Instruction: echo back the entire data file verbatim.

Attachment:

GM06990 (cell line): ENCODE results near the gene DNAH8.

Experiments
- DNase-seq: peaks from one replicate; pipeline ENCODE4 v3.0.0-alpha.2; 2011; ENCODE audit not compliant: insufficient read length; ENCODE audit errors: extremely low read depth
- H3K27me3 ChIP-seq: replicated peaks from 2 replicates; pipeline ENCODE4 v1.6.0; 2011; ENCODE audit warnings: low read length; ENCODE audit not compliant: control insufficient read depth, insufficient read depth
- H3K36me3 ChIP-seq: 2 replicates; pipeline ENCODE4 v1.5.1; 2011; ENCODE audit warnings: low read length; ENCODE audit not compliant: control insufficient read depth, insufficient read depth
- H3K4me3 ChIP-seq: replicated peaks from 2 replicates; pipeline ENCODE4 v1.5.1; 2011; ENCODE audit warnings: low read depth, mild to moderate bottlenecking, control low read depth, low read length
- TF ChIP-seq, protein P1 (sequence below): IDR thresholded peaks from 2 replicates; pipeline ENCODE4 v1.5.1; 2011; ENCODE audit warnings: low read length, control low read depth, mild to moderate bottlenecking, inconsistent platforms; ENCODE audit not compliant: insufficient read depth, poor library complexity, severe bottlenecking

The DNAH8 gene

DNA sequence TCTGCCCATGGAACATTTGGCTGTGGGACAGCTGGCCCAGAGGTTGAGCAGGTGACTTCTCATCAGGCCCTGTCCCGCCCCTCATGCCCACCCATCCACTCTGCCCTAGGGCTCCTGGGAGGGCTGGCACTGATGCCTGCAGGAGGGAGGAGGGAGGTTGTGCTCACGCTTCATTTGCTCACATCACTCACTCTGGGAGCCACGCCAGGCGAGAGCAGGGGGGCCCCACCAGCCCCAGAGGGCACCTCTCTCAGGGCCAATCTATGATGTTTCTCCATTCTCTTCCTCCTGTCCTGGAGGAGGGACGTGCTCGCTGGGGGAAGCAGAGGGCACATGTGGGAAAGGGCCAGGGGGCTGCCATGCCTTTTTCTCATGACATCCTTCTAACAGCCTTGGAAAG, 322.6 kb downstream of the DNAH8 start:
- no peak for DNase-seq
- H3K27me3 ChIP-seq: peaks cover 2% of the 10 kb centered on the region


GM06990 (cell line): ENCODE results near the gene DNAH8.

Experiments
- DNase-seq: peaks from one replicate; pipeline ENCODE4 v3.0.0-alpha.2; 2011; ENCODE audit not compliant: insufficient read length; ENCODE audit errors: extremely low read depth
- H3K27me3 ChIP-seq: replicated peaks from 2 replicates; pipeline ENCODE4 v1.6.0; 2011; ENCODE audit warnings: low read length; ENCODE audit not compliant: control insufficient read depth, insufficient read depth
- H3K36me3 ChIP-seq: 2 replicates; pipeline ENCODE4 v1.5.1; 2011; ENCODE audit warnings: low read length; ENCODE audit not compliant: control insufficient read depth, insufficient read depth
- H3K4me3 ChIP-seq: replicated peaks from 2 replicates; pipeline ENCODE4 v1.5.1; 2011; ENCODE audit warnings: low read depth, mild to moderate bottlenecking, control low read depth, low read length
- TF ChIP-seq, protein P1 (sequence below): IDR thresholded peaks from 2 replicates; pipeline ENCODE4 v1.5.1; 2011; ENCODE audit warnings: low read length, control low read depth, mild to moderate bottlenecking, inconsistent platforms; ENCODE audit not compliant: insufficient read depth, poor library complexity, severe bottlenecking

The DNAH8 gene

DNA sequence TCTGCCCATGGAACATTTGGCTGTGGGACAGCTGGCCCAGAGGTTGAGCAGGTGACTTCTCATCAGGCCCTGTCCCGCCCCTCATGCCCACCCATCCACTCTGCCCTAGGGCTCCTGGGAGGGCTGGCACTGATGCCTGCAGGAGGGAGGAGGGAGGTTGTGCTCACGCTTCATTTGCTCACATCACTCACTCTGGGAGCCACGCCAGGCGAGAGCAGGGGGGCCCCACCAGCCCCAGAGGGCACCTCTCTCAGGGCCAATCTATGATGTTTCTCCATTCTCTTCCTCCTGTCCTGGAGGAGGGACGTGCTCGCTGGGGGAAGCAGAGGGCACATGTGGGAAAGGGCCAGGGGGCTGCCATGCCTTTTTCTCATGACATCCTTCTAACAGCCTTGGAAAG, 322.6 kb downstream of the DNAH8 start:
- no peak for DNase-seq
- H3K27me3 ChIP-seq: peaks cover 2% of the 10 kb centered on the region